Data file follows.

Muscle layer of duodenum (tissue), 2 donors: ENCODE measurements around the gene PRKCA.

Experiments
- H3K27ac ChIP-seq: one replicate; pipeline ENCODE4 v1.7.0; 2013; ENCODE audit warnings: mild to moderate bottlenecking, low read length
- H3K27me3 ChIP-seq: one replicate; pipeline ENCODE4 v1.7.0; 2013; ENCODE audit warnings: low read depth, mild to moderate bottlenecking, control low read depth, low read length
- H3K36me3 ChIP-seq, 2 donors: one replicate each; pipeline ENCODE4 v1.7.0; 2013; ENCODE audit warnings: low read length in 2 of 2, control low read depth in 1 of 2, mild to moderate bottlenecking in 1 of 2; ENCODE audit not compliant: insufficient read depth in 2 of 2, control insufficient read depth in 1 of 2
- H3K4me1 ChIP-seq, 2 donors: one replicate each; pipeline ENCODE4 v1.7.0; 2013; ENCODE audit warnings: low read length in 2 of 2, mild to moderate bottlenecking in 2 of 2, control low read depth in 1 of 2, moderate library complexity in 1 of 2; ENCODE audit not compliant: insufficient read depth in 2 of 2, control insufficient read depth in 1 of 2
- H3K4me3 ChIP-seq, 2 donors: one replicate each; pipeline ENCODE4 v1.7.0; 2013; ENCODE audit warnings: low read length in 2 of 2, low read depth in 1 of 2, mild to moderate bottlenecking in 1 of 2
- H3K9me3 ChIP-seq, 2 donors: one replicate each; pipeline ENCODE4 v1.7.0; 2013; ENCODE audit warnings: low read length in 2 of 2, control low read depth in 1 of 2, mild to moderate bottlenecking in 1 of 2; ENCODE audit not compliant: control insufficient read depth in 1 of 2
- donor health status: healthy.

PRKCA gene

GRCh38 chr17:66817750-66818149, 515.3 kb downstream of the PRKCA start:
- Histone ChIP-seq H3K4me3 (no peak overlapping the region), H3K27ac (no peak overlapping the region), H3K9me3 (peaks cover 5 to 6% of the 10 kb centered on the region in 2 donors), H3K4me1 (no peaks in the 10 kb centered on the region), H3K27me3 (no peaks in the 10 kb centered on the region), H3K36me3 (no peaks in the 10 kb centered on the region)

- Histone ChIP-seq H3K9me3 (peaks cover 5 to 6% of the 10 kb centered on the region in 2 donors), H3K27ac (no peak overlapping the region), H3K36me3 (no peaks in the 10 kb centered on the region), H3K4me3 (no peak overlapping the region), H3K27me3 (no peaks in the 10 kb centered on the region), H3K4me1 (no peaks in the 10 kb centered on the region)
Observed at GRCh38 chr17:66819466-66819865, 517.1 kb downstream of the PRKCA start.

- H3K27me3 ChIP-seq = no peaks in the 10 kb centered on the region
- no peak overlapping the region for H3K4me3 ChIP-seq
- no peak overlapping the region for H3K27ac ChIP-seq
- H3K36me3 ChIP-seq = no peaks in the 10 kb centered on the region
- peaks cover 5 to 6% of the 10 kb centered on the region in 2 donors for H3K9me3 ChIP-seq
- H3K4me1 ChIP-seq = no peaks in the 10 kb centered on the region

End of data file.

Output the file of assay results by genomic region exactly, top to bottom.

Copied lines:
Muscle layer of duodenum (tissue), 2 donors: ENCODE measurements around the gene PRKCA.

Experiments
- H3K27ac ChIP-seq: one replicate; pipeline ENCODE4 v1.7.0; 2013; ENCODE audit warnings: mild to moderate bottlenecking, low read length
- H3K27me3 ChIP-seq: one replicate; pipeline ENCODE4 v1.7.0; 2013; ENCODE audit warnings: low read depth, mild to moderate bottlenecking, control low read depth, low read length
- H3K36me3 ChIP-seq, 2 donors: one replicate each; pipeline ENCODE4 v1.7.0; 2013; ENCODE audit warnings: low read length in 2 of 2, control low read depth in 1 of 2, mild to moderate bottlenecking in 1 of 2; ENCODE audit not compliant: insufficient read depth in 2 of 2, control insufficient read depth in 1 of 2
- H3K4me1 ChIP-seq, 2 donors: one replicate each; pipeline ENCODE4 v1.7.0; 2013; ENCODE audit warnings: low read length in 2 of 2, mild to moderate bottlenecking in 2 of 2, control low read depth in 1 of 2, moderate library complexity in 1 of 2; ENCODE audit not compliant: insufficient read depth in 2 of 2, control insufficient read depth in 1 of 2
- H3K4me3 ChIP-seq, 2 donors: one replicate each; pipeline ENCODE4 v1.7.0; 2013; ENCODE audit warnings: low read length in 2 of 2, low read depth in 1 of 2, mild to moderate bottlenecking in 1 of 2
- H3K9me3 ChIP-seq, 2 donors: one replicate each; pipeline ENCODE4 v1.7.0; 2013; ENCODE audit warnings: low read length in 2 of 2, control low read depth in 1 of 2, mild to moderate bottlenecking in 1 of 2; ENCODE audit not compliant: control insufficient read depth in 1 of 2
- donor health status: healthy.

PRKCA gene

GRCh38 chr17:66817750-66818149, 515.3 kb downstream of the PRKCA start:
- Histone ChIP-seq H3K4me3 (no peak overlapping the region), H3K27ac (no peak overlapping the region), H3K9me3 (peaks cover 5 to 6% of the 10 kb centered on the region in 2 donors), H3K4me1 (no peaks in the 10 kb centered on the region), H3K27me3 (no peaks in the 10 kb centered on the region), H3K36me3 (no peaks in the 10 kb centered on the region)

- Histone ChIP-seq H3K9me3 (peaks cover 5 to 6% of the 10 kb centered on the region in 2 donors), H3K27ac (no peak overlapping the region), H3K36me3 (no peaks in the 10 kb centered on the region), H3K4me3 (no peak overlapping the region), H3K27me3 (no peaks in the 10 kb centered on the region), H3K4me1 (no peaks in the 10 kb centered on the region)
Observed at GRCh38 chr17:66819466-66819865, 517.1 kb downstream of the PRKCA start.

- H3K27me3 ChIP-seq = no peaks in the 10 kb centered on the region
- no peak overlapping the region for H3K4me3 ChIP-seq
- no peak overlapping the region for H3K27ac ChIP-seq
- H3K36me3 ChIP-seq = no peaks in the 10 kb centered on the region
- peaks cover 5 to 6% of the 10 kb centered on the region in 2 donors for H3K9me3 ChIP-seq
- H3K4me1 ChIP-seq = no peaks in the 10 kb centered on the region